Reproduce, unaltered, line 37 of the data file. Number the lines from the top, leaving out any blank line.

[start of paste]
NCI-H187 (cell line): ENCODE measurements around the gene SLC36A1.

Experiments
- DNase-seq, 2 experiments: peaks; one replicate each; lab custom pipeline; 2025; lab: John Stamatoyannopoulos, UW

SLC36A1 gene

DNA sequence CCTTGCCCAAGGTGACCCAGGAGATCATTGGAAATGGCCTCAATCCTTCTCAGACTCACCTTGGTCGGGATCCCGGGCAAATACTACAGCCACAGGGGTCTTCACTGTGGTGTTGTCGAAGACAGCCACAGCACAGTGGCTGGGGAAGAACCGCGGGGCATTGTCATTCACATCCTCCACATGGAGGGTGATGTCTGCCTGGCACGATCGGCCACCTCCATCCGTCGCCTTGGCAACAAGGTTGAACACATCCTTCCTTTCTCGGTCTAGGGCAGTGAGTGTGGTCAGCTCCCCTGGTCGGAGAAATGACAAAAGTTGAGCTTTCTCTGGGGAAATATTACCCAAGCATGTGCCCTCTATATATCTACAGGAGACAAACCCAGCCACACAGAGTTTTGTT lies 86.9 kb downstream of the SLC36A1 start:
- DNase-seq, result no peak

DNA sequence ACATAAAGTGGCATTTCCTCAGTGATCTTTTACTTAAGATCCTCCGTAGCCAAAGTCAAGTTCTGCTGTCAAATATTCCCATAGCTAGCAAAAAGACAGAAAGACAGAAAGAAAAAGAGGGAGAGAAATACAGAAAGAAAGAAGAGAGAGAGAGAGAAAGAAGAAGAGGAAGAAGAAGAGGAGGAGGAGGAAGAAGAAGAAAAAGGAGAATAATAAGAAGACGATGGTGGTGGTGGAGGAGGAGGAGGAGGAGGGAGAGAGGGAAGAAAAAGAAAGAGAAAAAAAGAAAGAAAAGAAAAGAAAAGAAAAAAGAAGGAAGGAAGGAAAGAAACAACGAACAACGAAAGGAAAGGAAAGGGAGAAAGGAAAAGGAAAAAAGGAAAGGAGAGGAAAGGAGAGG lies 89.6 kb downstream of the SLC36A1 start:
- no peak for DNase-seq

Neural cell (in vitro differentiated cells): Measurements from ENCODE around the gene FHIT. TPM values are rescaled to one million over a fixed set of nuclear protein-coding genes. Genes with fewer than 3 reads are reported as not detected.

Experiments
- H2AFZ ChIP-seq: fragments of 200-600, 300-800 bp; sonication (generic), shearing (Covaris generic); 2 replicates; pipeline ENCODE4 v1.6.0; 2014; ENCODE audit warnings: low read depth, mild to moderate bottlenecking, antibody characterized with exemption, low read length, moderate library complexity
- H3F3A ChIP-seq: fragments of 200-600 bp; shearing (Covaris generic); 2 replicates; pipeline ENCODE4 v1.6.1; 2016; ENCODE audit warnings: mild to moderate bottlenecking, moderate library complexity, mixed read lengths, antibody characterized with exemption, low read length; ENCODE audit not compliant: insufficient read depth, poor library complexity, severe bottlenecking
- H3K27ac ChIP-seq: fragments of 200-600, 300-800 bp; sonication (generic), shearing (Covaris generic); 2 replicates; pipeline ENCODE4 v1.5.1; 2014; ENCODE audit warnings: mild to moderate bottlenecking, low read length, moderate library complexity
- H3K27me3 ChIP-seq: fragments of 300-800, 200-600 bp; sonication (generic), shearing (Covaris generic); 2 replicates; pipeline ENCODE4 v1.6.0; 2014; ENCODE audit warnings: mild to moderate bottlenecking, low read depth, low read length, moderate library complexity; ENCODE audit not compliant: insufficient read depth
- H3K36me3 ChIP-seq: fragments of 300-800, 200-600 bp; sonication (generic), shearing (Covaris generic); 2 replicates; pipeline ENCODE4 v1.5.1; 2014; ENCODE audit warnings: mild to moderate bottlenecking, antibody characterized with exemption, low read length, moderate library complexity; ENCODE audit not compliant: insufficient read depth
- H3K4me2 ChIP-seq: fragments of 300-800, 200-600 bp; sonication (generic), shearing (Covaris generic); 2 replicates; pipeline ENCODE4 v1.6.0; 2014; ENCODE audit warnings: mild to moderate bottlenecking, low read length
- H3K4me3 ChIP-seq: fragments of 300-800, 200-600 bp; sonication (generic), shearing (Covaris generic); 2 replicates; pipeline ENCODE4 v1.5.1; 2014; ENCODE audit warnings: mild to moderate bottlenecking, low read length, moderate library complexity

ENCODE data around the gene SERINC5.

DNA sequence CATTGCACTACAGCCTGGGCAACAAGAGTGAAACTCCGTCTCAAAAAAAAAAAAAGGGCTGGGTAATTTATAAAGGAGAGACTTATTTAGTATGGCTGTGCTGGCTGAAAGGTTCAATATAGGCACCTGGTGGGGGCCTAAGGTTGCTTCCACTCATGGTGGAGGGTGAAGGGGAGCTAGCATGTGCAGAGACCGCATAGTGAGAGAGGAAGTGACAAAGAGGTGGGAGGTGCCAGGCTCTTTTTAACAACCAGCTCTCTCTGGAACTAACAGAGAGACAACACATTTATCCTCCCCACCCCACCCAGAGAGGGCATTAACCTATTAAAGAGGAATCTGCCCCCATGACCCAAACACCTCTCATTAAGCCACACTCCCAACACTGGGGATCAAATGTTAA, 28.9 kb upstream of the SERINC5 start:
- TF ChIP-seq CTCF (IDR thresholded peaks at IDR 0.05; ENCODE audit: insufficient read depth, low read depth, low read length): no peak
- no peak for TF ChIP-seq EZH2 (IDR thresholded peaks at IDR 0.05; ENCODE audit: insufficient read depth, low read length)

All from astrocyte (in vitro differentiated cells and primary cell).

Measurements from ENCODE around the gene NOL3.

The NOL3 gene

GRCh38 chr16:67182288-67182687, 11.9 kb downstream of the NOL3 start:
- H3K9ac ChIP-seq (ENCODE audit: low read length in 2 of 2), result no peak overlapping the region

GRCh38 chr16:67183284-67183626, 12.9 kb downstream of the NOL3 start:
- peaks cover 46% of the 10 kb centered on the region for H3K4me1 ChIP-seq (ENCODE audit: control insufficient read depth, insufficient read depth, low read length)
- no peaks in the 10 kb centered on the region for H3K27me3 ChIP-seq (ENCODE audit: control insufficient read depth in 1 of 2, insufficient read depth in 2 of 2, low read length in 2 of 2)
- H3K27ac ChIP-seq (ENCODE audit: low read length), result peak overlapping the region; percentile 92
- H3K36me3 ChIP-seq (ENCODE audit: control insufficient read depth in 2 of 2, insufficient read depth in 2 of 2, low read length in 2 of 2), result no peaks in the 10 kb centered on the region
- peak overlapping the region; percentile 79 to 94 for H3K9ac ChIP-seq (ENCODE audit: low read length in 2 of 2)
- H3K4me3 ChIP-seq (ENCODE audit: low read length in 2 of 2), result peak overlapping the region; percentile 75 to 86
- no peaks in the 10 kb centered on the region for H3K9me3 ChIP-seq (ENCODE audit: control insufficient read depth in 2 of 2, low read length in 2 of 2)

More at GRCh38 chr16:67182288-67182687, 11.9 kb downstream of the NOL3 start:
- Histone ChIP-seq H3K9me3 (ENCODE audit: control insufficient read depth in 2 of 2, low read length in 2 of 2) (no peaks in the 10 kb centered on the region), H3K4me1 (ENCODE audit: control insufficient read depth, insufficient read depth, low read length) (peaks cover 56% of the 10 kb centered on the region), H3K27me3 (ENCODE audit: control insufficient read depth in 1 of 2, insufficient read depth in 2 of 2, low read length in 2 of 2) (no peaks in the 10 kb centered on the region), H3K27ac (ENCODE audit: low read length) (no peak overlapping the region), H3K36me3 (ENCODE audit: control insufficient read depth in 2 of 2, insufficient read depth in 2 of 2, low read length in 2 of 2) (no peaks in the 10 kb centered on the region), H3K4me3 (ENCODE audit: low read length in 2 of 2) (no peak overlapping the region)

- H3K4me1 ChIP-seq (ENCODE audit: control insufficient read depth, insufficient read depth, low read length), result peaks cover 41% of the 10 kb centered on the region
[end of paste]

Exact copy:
- H3K4me1 ChIP-seq (ENCODE audit: control insufficient read depth, insufficient read depth, low read length), result peaks cover 41% of the 10 kb centered on the region